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it does depend how much load the tail will see if the backstay goes direct to a winch then the splice will have a lot of load, if the line goes through, say 8 to 1 blocks and the tail is just there to cleat the line and for your hand grip there is not that much load on the splice.
In the case of running backs where the working end is short adding a cover to the line is a good way to go.
 

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Discussion Starter #7
Then just bury the dyneema inside the cover, and do a standard taper splice such that you have ~10' of just cover hanging off the back.
Stumble, this sounds like the route to take but I'm not getting that last part. I'm picturing the bottom 20' of dyneema covered, including a core & cover tail of about 10' past the winch.
But then where is the 10' of empty cover coming from?
What keeps the strain on the dyneema and not on the cover where the winch grips it? If you connect the top of the cover to the dyneema with the tapered bury inside the dyneema, then doesn't the cover end up taking all the strain from that point down, as the dyneema just slips freely inside it? Or is the tapered bury at the bottom end, and if so, how to you anchor the top of the cover to the dyneema core so the winch doesn't slide it down? Or does the cover grip the dyneema adequately along its entire length?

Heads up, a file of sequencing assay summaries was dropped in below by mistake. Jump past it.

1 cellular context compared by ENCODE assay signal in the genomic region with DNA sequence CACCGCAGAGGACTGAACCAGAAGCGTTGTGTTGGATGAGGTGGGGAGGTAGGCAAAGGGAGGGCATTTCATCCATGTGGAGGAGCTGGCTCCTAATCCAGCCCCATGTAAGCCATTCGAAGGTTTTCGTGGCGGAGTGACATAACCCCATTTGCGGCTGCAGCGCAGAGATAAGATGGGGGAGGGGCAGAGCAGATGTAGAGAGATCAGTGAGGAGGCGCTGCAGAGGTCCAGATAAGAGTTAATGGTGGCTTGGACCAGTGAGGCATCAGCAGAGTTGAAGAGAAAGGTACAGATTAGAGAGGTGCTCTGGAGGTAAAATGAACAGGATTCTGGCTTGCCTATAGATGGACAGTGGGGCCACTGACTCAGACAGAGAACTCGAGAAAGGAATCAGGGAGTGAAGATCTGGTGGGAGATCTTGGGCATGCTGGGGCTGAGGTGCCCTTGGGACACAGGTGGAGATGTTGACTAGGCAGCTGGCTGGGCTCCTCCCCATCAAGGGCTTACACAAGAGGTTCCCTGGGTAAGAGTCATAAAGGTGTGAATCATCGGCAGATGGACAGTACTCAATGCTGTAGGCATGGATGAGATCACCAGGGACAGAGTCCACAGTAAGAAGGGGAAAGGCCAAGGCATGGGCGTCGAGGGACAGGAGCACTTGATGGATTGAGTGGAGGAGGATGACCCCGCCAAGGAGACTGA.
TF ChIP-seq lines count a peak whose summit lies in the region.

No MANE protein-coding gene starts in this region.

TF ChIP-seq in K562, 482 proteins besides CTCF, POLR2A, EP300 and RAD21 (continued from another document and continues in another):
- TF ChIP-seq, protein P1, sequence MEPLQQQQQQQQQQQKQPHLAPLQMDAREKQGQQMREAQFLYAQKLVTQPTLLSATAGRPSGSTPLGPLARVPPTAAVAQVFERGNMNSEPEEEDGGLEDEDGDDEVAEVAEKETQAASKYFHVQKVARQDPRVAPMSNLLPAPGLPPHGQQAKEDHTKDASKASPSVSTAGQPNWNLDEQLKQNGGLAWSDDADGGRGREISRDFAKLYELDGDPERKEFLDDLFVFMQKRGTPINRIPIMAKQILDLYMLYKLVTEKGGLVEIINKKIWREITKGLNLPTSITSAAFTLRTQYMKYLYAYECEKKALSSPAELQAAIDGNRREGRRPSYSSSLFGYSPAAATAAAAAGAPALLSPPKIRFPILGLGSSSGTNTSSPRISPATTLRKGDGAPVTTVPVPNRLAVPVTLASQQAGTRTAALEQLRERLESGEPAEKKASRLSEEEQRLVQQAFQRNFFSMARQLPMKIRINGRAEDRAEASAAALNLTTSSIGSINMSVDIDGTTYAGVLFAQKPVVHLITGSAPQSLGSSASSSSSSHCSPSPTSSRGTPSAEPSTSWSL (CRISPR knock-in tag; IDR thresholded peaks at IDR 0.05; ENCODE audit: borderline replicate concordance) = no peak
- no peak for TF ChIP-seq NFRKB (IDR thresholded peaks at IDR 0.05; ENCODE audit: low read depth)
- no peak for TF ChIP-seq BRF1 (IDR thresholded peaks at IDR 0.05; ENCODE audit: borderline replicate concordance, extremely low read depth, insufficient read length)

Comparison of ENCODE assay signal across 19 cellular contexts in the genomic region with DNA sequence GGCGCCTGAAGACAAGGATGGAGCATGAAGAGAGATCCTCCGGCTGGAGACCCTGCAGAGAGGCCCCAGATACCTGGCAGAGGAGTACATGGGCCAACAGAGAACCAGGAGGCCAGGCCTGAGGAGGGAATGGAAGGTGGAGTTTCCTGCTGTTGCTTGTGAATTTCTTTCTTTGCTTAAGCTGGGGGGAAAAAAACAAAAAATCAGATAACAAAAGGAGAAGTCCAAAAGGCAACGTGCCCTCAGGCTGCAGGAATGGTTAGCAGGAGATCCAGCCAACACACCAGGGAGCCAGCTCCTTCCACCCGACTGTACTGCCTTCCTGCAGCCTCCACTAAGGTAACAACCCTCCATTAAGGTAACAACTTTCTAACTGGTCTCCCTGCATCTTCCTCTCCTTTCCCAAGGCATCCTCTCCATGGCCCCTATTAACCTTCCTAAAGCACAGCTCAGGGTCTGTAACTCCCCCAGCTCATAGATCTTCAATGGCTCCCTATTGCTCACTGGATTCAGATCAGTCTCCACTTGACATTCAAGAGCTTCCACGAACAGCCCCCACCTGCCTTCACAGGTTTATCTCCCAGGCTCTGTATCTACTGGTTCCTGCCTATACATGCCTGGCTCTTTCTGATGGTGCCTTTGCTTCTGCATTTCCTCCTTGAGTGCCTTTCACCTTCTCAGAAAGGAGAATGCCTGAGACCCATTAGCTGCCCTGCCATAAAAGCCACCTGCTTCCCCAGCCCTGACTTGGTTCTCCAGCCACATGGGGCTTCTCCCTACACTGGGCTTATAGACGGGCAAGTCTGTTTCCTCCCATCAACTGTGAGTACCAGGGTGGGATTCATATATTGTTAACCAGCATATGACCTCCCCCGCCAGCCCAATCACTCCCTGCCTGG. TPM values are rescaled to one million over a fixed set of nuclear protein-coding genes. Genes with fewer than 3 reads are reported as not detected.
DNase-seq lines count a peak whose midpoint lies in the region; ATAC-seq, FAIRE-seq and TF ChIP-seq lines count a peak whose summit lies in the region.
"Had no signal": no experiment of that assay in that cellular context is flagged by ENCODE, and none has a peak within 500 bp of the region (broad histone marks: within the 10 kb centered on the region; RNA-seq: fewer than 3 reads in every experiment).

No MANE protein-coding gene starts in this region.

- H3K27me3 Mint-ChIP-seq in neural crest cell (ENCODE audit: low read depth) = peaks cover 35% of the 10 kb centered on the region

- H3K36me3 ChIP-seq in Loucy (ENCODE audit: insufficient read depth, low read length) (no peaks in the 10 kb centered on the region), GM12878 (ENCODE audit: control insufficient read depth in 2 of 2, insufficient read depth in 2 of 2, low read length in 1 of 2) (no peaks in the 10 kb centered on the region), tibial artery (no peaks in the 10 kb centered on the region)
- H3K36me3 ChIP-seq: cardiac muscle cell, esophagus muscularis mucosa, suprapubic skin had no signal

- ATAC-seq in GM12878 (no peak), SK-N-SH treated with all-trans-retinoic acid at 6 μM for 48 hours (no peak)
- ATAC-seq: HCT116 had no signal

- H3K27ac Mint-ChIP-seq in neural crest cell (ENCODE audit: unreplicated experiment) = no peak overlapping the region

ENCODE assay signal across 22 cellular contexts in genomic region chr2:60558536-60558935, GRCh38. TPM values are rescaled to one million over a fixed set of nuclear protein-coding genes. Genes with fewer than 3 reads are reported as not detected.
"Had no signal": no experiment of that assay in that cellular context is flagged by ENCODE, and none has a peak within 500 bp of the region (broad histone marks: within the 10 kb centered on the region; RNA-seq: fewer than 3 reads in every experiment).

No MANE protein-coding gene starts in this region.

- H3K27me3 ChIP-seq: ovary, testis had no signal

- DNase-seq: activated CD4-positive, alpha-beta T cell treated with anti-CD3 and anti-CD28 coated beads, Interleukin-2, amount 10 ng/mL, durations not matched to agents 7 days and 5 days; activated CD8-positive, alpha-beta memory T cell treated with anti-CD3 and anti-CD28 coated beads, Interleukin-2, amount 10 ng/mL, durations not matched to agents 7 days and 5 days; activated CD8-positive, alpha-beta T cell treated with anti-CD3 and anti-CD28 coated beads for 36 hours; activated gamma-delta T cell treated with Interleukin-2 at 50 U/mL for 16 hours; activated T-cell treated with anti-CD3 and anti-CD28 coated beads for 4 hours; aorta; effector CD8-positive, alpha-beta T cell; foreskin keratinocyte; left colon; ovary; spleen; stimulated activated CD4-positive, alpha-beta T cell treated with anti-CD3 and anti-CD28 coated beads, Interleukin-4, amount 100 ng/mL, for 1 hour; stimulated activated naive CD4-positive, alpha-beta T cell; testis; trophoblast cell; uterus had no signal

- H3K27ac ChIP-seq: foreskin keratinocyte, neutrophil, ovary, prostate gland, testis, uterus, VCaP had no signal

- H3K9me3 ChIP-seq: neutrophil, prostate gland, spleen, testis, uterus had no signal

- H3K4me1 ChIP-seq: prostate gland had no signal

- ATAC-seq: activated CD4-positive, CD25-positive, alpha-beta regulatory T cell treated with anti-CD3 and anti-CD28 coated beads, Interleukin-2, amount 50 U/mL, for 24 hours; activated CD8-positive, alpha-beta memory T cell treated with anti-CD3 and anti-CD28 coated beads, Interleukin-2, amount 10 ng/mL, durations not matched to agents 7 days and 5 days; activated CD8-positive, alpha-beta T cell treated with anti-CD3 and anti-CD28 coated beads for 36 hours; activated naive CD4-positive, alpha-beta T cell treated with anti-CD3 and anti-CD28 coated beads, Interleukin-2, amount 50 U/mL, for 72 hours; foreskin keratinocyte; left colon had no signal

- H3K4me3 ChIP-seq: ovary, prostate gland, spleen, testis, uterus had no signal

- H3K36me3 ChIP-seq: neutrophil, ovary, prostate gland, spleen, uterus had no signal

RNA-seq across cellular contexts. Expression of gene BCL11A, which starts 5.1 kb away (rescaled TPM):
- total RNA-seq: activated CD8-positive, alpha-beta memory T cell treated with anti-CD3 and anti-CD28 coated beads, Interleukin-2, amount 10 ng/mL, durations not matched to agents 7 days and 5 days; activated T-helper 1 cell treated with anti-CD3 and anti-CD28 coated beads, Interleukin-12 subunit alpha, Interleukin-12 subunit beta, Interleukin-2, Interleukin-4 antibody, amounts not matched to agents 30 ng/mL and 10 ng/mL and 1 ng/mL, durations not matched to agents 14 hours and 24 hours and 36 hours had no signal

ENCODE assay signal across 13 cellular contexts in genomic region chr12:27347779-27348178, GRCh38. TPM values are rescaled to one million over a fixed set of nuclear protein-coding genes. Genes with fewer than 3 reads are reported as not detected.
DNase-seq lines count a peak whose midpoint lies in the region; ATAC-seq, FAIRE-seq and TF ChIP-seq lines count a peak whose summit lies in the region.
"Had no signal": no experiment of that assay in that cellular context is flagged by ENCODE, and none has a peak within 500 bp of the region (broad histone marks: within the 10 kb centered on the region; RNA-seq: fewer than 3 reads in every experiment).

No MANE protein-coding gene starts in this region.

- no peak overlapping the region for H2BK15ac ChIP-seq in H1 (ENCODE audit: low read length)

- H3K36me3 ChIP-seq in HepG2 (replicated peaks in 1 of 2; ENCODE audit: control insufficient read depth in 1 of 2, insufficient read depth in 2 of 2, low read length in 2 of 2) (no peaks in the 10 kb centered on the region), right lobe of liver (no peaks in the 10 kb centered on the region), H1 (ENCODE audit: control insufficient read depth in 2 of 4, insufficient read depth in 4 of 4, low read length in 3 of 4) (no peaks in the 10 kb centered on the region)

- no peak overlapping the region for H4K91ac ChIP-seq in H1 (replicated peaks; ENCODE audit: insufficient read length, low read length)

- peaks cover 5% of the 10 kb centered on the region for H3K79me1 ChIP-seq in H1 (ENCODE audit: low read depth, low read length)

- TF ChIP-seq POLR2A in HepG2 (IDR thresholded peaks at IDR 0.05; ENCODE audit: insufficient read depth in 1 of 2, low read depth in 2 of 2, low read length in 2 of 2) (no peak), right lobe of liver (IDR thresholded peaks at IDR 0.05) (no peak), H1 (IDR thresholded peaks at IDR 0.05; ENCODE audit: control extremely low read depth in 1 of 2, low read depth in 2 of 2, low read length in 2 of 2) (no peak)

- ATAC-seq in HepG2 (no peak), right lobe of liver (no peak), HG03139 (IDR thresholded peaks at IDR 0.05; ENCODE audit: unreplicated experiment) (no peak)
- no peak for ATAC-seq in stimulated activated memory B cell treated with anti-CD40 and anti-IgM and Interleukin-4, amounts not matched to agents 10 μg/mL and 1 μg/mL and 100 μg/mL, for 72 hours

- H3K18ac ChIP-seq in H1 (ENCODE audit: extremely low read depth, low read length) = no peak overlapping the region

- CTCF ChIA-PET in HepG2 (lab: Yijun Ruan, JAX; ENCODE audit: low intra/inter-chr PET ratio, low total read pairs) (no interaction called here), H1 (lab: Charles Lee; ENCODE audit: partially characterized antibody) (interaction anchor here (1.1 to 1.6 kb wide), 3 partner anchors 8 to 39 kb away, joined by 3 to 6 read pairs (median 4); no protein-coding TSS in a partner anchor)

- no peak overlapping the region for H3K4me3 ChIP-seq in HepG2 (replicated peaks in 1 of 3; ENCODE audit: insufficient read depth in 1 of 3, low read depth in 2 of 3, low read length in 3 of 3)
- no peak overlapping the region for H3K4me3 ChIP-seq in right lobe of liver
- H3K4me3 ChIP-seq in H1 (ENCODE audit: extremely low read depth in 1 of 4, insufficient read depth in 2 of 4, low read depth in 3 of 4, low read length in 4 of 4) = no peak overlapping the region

Pardon my density here.
Thanks.
JV
 

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Discussion Starter #8
In the case of running backs where the working end is short adding a cover to the line is a good way to go.
Thanks, Overbored--the splice still looks like a good one to have in the 'repertoire'.
JV
 

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Stumble, this sounds like the route to take but I'm not getting that last part. I'm picturing the bottom 20' of dyneema covered, including a core & cover tail of about 10' past the winch.
But then where is the 10' of empty cover coming from?
What keeps the strain on the dyneema and not on the cover where the winch grips it? A very small amount of load will be on the core, not much though. Basically the dyneema and the core get loaded a little, the core stretched but the dyneema doesn't (or far less). So more and more of the tension gets applied to the dyneema because it doesn't stretch. It's functionally the same as attaching a rubber band and a piece of twine the same length to something then pulling. Technically the rubber band will stretch minutely, but all the load is carried by the twine.